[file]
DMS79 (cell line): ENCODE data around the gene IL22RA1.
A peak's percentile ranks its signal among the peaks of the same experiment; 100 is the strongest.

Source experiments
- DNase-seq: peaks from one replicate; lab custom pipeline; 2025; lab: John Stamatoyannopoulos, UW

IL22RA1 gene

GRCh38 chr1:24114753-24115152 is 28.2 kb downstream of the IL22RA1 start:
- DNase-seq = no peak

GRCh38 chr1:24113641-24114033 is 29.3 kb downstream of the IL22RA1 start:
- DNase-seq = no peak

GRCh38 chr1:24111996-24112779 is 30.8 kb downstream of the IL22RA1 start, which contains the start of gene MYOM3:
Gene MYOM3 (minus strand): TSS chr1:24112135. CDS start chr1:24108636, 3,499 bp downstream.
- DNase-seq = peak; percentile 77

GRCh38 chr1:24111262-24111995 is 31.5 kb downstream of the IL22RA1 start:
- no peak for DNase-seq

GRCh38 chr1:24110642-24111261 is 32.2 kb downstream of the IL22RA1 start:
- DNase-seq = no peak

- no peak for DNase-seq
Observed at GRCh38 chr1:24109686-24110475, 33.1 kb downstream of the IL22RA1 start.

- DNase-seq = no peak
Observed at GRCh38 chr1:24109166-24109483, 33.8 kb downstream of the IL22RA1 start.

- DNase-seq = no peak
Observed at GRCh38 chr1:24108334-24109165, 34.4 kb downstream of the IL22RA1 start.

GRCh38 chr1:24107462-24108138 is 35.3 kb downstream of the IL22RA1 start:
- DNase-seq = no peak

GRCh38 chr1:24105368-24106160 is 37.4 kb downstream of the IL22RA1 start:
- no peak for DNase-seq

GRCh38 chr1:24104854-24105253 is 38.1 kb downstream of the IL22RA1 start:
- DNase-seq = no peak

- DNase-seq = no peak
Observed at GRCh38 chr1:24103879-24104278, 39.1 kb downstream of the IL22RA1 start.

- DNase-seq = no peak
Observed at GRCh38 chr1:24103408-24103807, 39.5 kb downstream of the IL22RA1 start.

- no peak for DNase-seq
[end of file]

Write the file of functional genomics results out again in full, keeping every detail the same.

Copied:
DMS79 (cell line): ENCODE data around the gene IL22RA1.
A peak's percentile ranks its signal among the peaks of the same experiment; 100 is the strongest.

Source experiments
- DNase-seq: peaks from one replicate; lab custom pipeline; 2025; lab: John Stamatoyannopoulos, UW

IL22RA1 gene

GRCh38 chr1:24114753-24115152 is 28.2 kb downstream of the IL22RA1 start:
- DNase-seq = no peak

GRCh38 chr1:24113641-24114033 is 29.3 kb downstream of the IL22RA1 start:
- DNase-seq = no peak

GRCh38 chr1:24111996-24112779 is 30.8 kb downstream of the IL22RA1 start, which contains the start of gene MYOM3:
Gene MYOM3 (minus strand): TSS chr1:24112135. CDS start chr1:24108636, 3,499 bp downstream.
- DNase-seq = peak; percentile 77

GRCh38 chr1:24111262-24111995 is 31.5 kb downstream of the IL22RA1 start:
- no peak for DNase-seq

GRCh38 chr1:24110642-24111261 is 32.2 kb downstream of the IL22RA1 start:
- DNase-seq = no peak

- no peak for DNase-seq
Observed at GRCh38 chr1:24109686-24110475, 33.1 kb downstream of the IL22RA1 start.

- DNase-seq = no peak
Observed at GRCh38 chr1:24109166-24109483, 33.8 kb downstream of the IL22RA1 start.

- DNase-seq = no peak
Observed at GRCh38 chr1:24108334-24109165, 34.4 kb downstream of the IL22RA1 start.

GRCh38 chr1:24107462-24108138 is 35.3 kb downstream of the IL22RA1 start:
- DNase-seq = no peak

GRCh38 chr1:24105368-24106160 is 37.4 kb downstream of the IL22RA1 start:
- no peak for DNase-seq

GRCh38 chr1:24104854-24105253 is 38.1 kb downstream of the IL22RA1 start:
- DNase-seq = no peak

- DNase-seq = no peak
Observed at GRCh38 chr1:24103879-24104278, 39.1 kb downstream of the IL22RA1 start.

- DNase-seq = no peak
Observed at GRCh38 chr1:24103408-24103807, 39.5 kb downstream of the IL22RA1 start.

- no peak for DNase-seq